• “Birol: COVID-19 Shock Shows Renewables’ Importance For Power Balance” • Fatih Birol, head of the International Energy Agency, said the lockdowns due to coronavirus are a stress test for power grids. In his view, the disruptions amid the COVID-19 pandemic point to the future role of renewables in power grid balancing. [Balkan Green Energy News]
  • “Siemens Mobility Will Supply 20 Battery Electric Trains To Baden-Württemberg” • A new type of train can run on electricity from batteries when necessary and on overhead wires where available, recapturing kinetic energy regenerative braking when possible. Siemens said a Baden-Württemberg transit agency ordered twenty of them. [CleanTechnica]
  • “With The Public Distracted, Interior Department Moves Full Speed Ahead On Oil And Gas Leases” • As we all do our part to limit the extent of the COVID 19 outbreak, the US Department of the Interior instead appears to be more focused on advancing oil and gas interests and abusing the situation to avoid public scrutiny and input on its actions. [CleanTechnica]

For more news, please visit geoharvey – Daily News about Energy and Climate Change.

March 24 Green Energy News

Headline News:

  • “Thawing Permafrost Is Giving Scientists The Chance To Study Long-Dead Diseases (Prepare For The Next Pandemic)” • As the permafrost thaws, it could reveal the origins of many diseases, such as scarlet fever or smallpox, helping scientists understand past outbreaks and cope with new ones. That could lead to life-saving discoveries. [CleanTechnica]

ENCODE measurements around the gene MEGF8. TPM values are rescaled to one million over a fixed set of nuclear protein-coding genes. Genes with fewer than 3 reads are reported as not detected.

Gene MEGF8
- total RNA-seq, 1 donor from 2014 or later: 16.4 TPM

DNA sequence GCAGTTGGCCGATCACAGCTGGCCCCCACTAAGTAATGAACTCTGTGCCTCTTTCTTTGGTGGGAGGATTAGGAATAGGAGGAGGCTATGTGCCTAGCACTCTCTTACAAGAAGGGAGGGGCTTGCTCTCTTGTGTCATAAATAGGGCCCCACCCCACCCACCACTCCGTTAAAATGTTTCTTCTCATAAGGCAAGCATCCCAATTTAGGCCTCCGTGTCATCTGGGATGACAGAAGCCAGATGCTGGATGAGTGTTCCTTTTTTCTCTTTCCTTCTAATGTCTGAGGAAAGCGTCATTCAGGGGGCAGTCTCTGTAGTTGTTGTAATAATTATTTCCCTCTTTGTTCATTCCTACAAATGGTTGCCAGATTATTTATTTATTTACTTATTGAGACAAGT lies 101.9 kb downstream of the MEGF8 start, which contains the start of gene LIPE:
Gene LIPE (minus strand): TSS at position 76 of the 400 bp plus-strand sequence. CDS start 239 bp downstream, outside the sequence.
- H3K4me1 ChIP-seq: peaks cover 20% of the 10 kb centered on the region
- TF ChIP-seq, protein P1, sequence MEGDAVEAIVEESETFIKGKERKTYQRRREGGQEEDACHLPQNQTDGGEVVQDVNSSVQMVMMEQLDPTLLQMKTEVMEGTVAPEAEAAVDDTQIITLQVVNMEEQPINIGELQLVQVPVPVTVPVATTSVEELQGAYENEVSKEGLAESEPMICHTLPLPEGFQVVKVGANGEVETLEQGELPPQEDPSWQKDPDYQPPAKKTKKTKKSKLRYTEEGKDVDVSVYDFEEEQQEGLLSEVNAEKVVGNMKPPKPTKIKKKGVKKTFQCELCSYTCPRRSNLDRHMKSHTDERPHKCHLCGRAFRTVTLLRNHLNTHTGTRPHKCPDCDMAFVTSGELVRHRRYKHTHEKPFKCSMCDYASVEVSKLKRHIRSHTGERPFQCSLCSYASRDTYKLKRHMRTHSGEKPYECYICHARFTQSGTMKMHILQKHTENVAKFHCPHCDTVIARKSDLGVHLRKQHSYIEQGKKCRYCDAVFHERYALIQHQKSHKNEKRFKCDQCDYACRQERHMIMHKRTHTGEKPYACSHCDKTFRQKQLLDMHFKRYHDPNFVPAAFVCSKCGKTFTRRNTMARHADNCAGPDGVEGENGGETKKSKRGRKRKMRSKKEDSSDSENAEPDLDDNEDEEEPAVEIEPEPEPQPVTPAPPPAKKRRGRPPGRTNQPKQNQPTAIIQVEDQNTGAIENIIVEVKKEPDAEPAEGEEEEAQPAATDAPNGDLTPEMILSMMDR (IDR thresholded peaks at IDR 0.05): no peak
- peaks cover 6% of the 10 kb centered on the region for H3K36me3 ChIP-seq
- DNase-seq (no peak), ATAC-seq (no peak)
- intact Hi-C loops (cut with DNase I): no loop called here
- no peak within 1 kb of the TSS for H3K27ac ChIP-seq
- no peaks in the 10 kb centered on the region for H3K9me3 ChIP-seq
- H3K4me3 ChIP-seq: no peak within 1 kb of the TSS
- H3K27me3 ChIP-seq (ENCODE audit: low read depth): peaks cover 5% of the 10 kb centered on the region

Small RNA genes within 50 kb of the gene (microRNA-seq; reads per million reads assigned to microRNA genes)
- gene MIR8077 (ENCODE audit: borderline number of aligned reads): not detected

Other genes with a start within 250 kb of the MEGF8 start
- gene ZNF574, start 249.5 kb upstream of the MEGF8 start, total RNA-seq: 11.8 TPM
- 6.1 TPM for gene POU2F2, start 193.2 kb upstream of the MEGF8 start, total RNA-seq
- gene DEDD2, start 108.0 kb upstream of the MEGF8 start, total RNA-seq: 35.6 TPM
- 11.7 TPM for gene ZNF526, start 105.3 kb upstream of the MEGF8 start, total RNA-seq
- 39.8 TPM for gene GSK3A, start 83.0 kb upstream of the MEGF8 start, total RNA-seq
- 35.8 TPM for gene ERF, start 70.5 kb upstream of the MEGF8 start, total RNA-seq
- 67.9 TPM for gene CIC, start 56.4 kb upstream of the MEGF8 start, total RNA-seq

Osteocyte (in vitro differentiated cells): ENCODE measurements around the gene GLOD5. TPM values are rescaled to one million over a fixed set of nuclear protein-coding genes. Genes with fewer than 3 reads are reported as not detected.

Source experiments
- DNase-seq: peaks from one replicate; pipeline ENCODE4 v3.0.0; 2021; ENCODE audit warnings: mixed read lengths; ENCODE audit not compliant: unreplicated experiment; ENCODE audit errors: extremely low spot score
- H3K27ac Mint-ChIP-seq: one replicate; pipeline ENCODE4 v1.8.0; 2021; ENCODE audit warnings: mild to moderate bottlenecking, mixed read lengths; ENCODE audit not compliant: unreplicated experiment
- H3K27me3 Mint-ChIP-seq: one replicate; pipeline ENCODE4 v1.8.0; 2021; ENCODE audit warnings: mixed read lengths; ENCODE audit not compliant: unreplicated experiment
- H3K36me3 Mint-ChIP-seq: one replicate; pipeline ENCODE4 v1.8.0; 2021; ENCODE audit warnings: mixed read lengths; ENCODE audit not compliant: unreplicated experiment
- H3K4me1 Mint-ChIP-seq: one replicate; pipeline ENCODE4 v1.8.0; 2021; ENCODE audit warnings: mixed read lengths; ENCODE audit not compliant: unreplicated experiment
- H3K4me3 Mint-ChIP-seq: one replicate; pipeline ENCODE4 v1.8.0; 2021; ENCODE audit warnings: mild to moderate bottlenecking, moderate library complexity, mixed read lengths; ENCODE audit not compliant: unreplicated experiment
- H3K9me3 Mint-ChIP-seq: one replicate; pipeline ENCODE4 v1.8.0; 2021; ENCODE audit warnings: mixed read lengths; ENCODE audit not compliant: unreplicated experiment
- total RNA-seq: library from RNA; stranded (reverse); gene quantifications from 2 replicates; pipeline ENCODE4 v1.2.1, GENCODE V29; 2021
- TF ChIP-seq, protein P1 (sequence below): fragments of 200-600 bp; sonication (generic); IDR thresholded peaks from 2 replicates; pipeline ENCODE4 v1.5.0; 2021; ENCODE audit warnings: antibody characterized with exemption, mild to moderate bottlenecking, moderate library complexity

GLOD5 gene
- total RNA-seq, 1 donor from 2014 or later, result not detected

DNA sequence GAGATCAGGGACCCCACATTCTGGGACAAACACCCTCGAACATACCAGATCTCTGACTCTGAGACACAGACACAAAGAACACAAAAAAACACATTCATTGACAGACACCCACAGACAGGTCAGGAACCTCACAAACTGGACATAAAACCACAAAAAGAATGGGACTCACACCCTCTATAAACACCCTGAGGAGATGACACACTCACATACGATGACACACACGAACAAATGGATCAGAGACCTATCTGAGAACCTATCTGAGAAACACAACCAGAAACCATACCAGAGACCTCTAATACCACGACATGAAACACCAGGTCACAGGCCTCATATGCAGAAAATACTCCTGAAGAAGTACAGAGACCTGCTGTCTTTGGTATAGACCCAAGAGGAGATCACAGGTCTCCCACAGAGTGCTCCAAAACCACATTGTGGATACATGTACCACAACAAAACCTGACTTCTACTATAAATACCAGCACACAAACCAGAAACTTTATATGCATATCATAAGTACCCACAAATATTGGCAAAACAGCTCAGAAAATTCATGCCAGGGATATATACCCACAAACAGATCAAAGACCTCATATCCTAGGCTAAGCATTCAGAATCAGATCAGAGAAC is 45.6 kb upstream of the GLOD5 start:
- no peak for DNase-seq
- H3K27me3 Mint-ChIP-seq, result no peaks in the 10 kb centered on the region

“Drunken forest” on Alaskan peatland (Courtesy USGS)

  • “The Largest Ecosystems On The Planet Could Collapse In A Single Lifetime, Study Finds” • Large ecosystems such as the Amazon rainforest and Caribbean coral reefs could collapse within a lifetime, a study found. If these critical ecosystems collapse, they could spark a chain of events that could lead to widespread ecological failure. [CleanTechnica]
  • “Navigant Research Report Shows Offshore Wind Is Expanding To New Markets As Technology Prices Decline And Renewable Energy Becomes More Attractive” • Improved technology and rapidly declining costs have combined to move the offshore wind market forward, according to a report released by Navigant Research. [Oklahoman.com]